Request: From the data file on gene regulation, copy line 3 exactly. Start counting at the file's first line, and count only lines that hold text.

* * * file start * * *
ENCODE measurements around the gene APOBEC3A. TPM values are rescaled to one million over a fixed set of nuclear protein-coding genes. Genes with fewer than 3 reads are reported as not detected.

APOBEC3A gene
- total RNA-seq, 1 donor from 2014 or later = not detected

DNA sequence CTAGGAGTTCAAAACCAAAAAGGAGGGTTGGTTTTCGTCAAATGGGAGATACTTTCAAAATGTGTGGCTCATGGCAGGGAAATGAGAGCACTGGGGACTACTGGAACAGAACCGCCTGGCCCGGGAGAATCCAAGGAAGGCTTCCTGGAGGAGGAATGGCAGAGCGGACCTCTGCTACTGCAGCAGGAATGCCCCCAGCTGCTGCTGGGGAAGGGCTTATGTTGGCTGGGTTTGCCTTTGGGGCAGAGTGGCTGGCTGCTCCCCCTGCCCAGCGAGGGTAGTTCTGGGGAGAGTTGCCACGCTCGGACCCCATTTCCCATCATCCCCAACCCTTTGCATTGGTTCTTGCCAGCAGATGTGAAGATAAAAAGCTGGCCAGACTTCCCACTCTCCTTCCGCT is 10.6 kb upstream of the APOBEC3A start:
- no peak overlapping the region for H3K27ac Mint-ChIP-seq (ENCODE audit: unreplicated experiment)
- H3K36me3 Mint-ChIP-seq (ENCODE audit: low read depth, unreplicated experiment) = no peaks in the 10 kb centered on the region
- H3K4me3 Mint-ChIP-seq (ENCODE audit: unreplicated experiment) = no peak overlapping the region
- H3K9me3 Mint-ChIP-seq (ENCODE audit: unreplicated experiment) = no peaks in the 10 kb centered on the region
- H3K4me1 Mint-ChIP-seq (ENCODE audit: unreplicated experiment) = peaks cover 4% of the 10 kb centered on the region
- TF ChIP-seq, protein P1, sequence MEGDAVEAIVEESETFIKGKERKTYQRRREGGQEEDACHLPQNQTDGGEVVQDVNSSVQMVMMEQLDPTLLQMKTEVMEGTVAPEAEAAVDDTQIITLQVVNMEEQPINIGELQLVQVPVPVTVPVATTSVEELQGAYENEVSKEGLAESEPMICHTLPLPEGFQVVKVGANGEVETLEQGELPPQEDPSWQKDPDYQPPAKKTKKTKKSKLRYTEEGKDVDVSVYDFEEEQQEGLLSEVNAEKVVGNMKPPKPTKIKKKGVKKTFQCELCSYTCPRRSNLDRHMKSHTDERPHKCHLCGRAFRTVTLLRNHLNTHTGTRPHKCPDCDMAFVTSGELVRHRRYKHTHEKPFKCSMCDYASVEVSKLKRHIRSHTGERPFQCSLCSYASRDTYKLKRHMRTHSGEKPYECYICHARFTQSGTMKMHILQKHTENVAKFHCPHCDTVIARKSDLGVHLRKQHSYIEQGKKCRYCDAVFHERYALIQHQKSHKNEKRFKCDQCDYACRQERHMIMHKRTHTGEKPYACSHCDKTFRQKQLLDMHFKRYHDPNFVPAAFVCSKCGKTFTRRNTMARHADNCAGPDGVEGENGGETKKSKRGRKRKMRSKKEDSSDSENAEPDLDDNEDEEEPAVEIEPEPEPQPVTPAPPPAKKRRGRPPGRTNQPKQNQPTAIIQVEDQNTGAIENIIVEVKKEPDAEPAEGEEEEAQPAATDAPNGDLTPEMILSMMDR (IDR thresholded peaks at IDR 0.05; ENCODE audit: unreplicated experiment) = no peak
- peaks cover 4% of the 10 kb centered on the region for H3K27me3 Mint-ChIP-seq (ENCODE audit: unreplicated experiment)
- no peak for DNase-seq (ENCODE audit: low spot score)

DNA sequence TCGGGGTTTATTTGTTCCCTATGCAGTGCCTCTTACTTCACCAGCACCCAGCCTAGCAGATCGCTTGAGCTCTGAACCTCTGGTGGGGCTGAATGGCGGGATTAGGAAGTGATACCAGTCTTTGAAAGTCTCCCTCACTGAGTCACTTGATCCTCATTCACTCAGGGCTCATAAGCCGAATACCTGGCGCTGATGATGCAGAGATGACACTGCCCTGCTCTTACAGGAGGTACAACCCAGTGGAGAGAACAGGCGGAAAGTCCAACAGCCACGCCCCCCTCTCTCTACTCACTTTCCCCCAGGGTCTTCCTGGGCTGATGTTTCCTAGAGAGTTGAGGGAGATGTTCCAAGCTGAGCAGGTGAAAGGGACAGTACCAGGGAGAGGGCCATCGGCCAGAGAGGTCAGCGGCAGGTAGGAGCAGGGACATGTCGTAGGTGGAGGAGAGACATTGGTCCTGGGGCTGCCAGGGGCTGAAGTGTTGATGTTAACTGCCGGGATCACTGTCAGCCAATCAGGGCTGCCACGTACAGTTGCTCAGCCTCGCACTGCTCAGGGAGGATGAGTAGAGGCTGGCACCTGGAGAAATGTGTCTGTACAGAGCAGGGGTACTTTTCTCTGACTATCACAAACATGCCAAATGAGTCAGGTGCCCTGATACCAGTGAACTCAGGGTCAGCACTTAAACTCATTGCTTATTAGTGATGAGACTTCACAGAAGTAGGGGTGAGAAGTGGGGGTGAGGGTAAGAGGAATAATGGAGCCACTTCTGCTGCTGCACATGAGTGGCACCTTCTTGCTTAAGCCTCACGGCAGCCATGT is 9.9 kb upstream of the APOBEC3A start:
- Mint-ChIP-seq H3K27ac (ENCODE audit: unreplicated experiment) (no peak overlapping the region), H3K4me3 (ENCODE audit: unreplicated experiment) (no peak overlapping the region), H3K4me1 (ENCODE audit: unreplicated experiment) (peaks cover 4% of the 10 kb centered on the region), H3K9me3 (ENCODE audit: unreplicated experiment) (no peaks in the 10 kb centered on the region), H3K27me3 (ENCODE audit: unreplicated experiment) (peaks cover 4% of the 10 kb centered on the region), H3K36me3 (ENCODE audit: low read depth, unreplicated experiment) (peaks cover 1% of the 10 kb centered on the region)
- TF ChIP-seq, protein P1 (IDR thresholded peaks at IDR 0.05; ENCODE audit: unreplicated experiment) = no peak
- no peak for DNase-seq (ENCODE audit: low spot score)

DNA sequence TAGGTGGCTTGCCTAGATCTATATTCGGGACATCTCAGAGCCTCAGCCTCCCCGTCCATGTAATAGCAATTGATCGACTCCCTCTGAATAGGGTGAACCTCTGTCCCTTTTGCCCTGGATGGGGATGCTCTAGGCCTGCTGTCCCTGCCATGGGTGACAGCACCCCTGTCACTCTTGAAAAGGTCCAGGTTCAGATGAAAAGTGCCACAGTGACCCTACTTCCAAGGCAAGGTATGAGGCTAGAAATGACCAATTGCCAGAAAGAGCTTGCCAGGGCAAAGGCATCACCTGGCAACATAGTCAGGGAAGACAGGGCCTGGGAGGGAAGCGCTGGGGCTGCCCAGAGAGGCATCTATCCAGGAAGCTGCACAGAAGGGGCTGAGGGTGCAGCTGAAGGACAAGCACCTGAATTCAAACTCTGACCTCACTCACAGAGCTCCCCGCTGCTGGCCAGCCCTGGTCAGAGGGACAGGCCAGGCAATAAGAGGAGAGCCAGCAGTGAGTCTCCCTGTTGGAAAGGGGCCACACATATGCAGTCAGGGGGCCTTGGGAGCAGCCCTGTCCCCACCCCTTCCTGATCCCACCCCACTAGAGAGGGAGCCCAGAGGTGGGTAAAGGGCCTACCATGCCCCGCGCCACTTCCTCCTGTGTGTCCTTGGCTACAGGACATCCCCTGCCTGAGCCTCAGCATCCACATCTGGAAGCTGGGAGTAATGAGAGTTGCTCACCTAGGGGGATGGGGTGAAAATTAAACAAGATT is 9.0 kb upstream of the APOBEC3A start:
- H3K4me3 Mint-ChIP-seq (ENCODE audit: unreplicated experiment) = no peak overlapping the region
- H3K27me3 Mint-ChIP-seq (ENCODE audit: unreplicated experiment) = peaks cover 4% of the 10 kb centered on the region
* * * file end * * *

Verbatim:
- total RNA-seq, 1 donor from 2014 or later = not detected